Brazil’s wildly popular baile funk movement, essentially a Brazilian street music take on ‘90s Miami bass, seems poised for wider popularity abroad. Here in America, this has unsurprisingly taken the form of wholesale lifting of musical motifs, and we’re currently being treated to such pop uselessness as the new single by Kevin Federline (better—no, only—known for marrying Britney Spears), a shoddily baile funk inspired number called “Popozao”. In a recent interview with David Lee Roth, K-Fed admitted to knowing little about his source material besides what his producer (shame on you, Disco D) had played for him and even seemed unclear on where the title had come from (it’s Brazilian Portuguese for “luscious ass”). Just fantastic.
Elsewhere, and more encouragingly, Germany’s Man Recordings has been releasing baile-funk-influenced singles somewhat closer to their source, like “Popozuda Rock N’ Roll”, a frenzied shout-out to baile funk from authentic Brazilian rocker Edu K, originally released six years ago with his long-running punk band De Falla. Take note, Federline. There’s a reason the titles are similar. It’s songs like this that made your single possible in the first place.
Now, Edu K has followed up the still-spreading popularity of that track, which has received a nod, and a remix, from Diplo, with Frenétiko, an entire new album of baile funk/punk, also on Man. Baile funk is essentially music for favela (slum) dance parties, and Edu K remains true to that spirit, infusing the genre’s thick bass kick and rapped vocals with electro beats and jagged rock guitar loops. With the vocals drawn more towards shouted punk than actual rap, the combination comes off a little like “Fight for Your Right”-era Beastie Boys. It’s just as much fun, just as frivolous, and I can see easily visualize some Brazilian equivalent of a drunken American frat boy rocking out to it with a 40 gripped tightly in one hand.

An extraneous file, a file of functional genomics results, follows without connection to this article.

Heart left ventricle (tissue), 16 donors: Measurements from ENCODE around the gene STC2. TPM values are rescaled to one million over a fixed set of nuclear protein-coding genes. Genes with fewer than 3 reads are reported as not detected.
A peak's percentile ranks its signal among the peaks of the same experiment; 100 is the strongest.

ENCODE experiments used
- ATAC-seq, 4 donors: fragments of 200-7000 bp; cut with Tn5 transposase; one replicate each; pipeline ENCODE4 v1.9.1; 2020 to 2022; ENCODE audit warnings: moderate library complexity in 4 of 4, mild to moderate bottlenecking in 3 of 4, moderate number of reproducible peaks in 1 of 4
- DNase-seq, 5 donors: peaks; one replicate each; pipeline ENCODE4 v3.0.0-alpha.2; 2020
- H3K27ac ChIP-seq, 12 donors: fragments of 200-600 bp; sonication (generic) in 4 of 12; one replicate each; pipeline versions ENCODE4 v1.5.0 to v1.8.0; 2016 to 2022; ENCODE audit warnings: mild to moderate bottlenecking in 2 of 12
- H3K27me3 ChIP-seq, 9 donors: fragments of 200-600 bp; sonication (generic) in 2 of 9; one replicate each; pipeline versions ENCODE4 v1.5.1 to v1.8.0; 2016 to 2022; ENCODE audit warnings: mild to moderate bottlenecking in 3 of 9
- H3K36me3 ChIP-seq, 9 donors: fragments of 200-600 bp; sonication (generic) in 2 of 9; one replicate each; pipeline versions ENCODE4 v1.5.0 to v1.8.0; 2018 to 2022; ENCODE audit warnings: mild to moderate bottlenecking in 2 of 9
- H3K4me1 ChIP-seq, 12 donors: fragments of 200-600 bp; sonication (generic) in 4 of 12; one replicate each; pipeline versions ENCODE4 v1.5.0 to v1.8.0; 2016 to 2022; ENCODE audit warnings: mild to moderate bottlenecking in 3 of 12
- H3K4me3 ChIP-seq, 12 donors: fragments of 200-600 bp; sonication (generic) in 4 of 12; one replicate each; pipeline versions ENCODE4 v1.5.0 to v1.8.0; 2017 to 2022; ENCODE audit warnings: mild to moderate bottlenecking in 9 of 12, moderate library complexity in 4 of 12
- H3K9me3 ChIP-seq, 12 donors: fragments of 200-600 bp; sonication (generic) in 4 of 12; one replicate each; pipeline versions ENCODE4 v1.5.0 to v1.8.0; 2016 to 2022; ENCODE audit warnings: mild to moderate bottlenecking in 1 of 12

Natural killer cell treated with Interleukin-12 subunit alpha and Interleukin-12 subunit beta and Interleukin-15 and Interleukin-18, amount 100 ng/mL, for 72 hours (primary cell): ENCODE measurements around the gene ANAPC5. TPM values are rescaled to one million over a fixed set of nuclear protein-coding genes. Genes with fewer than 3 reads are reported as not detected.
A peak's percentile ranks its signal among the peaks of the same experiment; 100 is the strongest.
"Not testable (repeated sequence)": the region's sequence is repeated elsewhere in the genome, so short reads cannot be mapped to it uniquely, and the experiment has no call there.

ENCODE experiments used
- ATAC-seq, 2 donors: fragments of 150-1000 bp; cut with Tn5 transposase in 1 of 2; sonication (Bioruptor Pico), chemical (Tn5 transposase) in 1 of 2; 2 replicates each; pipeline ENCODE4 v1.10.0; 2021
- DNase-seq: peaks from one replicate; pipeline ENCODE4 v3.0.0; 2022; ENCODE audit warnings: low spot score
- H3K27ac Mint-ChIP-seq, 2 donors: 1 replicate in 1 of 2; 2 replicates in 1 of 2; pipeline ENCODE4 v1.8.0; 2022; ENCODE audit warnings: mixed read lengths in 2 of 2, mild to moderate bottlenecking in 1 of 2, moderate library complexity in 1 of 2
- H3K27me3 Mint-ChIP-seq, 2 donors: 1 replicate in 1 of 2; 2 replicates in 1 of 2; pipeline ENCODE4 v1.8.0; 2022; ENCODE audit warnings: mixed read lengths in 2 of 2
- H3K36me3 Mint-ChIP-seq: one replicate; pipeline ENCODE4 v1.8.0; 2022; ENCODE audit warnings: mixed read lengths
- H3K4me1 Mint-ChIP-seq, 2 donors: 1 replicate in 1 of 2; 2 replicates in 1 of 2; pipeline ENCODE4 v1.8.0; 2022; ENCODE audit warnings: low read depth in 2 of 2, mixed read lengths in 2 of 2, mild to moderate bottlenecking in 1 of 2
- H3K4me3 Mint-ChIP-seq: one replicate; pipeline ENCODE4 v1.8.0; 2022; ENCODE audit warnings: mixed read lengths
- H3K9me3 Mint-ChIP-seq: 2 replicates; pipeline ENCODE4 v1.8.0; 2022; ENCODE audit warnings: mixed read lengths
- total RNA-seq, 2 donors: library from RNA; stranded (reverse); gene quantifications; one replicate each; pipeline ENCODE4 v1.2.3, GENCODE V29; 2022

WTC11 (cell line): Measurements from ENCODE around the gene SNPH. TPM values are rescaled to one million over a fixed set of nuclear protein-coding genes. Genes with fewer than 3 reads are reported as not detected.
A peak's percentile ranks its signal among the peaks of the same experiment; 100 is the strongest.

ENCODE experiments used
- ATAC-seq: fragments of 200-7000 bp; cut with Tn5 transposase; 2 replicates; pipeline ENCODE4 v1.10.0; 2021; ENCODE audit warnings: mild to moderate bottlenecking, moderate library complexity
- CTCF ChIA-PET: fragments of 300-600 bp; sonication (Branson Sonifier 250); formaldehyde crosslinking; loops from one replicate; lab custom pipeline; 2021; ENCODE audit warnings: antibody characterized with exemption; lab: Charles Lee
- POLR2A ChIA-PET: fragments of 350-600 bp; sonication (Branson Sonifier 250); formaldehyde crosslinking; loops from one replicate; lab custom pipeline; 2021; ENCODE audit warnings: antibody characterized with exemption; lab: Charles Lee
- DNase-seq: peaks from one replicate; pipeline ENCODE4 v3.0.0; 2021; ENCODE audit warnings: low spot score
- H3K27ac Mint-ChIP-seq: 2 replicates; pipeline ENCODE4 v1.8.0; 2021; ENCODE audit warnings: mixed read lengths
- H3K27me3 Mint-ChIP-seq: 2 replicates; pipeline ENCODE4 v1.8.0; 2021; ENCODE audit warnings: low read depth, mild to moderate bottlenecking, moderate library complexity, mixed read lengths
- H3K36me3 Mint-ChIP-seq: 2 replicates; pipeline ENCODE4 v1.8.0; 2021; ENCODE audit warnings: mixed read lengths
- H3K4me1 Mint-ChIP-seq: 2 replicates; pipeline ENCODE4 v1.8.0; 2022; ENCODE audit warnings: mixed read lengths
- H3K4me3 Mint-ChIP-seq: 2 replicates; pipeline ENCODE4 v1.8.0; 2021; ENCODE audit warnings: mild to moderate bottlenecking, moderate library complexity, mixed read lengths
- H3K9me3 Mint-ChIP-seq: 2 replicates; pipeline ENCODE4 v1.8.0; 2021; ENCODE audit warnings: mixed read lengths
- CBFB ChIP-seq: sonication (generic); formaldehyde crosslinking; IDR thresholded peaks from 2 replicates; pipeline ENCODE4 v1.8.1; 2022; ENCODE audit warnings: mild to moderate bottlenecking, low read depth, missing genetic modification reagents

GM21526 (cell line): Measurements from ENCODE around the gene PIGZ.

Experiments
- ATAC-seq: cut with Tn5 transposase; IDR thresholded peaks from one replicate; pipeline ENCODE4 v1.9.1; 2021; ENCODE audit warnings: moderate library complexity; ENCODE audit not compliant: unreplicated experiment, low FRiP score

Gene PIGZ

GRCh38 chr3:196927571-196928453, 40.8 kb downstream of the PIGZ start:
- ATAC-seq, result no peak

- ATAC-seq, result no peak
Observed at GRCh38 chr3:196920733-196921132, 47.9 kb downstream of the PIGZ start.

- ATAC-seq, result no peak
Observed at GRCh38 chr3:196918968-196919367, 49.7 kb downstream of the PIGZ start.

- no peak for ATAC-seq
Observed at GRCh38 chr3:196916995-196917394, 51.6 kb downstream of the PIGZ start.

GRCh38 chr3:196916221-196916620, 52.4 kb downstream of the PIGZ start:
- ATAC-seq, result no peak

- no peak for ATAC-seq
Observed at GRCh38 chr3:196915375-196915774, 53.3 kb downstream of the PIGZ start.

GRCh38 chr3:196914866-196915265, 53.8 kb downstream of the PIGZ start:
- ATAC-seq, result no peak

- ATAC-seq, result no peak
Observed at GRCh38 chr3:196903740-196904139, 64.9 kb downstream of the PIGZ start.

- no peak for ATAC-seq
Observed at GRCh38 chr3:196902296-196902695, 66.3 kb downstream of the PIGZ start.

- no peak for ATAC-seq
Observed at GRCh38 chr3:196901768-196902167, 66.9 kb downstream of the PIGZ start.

As completely unapologetic party music, Frenétiko is without a lot of depth, but also without any sort of pretension. Opening track “Funkeiro C.B.” and the aforementioned ” Popozuda Rock N’ Roll” are as irresistably catchy as they seem intended to be, and the Tarzan yells on “Quero Serator Pornô” as ridiculous. Edu K’s vocals and those of his brother Chilli Willi are well-suited to the style, and on new single “Sex-o-Matic” they receive competent help from another baile-funk icon, Deize Tigrona, who provided the inspiration for M.I.A.‘s “Bucky Done Gone”. And in this case, not understanding Portugese seems to make the songs easier to appreciate. Stretches of English like “hot mama / would you shake those hips for me” only serve to confirm the utter frivolity at work here, a shame given the progressive politics inherent to a lot of pure baile funk.
So what we have here is a pure and original, if entirely unsubstantial, take on Brazilian pop music. It’s hardly going to change any lives, but should at least elicit a few smiles. And I’ll take anything by Edu K over any horrible American baile funk bastardization any time. I can’t shake the fear that Federline is only the start, and it’s terrifying. Let’s hope that, instead, the worldwide release of musicians like Edu K will help listeners seek out the real article.
// Sound Affects
"The man whose songs were recorded by Johnny Cash, Alan Jackson, Ricky Skaggs, David Allan Coe, The Highwaymen, and countless others succumbs to time’s cruel cue that the only token of permanence we have to offer are the effects of shared moments and memories.READ the article